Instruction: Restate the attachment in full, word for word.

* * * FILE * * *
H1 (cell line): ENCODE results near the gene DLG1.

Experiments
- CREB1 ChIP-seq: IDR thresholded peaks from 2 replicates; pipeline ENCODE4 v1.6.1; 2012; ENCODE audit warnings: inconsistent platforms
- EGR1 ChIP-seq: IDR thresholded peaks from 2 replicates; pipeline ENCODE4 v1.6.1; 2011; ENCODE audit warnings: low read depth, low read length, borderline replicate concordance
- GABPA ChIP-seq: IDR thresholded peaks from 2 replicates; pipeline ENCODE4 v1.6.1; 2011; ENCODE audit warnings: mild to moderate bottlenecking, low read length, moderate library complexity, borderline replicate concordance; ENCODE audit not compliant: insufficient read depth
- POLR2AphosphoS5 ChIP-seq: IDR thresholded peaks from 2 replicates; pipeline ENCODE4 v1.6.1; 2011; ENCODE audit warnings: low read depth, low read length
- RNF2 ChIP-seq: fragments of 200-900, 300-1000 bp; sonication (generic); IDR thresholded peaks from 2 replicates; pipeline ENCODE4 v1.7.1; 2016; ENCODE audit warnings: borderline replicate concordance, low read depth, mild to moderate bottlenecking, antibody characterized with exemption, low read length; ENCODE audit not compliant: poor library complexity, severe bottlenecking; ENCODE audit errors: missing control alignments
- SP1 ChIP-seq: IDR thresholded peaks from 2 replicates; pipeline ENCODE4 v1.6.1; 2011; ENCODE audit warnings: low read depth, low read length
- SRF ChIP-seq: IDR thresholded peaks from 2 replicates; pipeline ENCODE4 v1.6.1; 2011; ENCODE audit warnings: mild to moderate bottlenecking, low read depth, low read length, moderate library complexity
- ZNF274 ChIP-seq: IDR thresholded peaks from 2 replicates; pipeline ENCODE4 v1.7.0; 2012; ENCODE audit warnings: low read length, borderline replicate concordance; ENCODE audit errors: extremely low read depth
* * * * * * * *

H1 (cell line): ENCODE results near the gene DLG1.

Experiments
- CREB1 ChIP-seq: IDR thresholded peaks from 2 replicates; pipeline ENCODE4 v1.6.1; 2012; ENCODE audit warnings: inconsistent platforms
- EGR1 ChIP-seq: IDR thresholded peaks from 2 replicates; pipeline ENCODE4 v1.6.1; 2011; ENCODE audit warnings: low read depth, low read length, borderline replicate concordance
- GABPA ChIP-seq: IDR thresholded peaks from 2 replicates; pipeline ENCODE4 v1.6.1; 2011; ENCODE audit warnings: mild to moderate bottlenecking, low read length, moderate library complexity, borderline replicate concordance; ENCODE audit not compliant: insufficient read depth
- POLR2AphosphoS5 ChIP-seq: IDR thresholded peaks from 2 replicates; pipeline ENCODE4 v1.6.1; 2011; ENCODE audit warnings: low read depth, low read length
- RNF2 ChIP-seq: fragments of 200-900, 300-1000 bp; sonication (generic); IDR thresholded peaks from 2 replicates; pipeline ENCODE4 v1.7.1; 2016; ENCODE audit warnings: borderline replicate concordance, low read depth, mild to moderate bottlenecking, antibody characterized with exemption, low read length; ENCODE audit not compliant: poor library complexity, severe bottlenecking; ENCODE audit errors: missing control alignments
- SP1 ChIP-seq: IDR thresholded peaks from 2 replicates; pipeline ENCODE4 v1.6.1; 2011; ENCODE audit warnings: low read depth, low read length
- SRF ChIP-seq: IDR thresholded peaks from 2 replicates; pipeline ENCODE4 v1.6.1; 2011; ENCODE audit warnings: mild to moderate bottlenecking, low read depth, low read length, moderate library complexity
- ZNF274 ChIP-seq: IDR thresholded peaks from 2 replicates; pipeline ENCODE4 v1.7.0; 2012; ENCODE audit warnings: low read length, borderline replicate concordance; ENCODE audit errors: extremely low read depth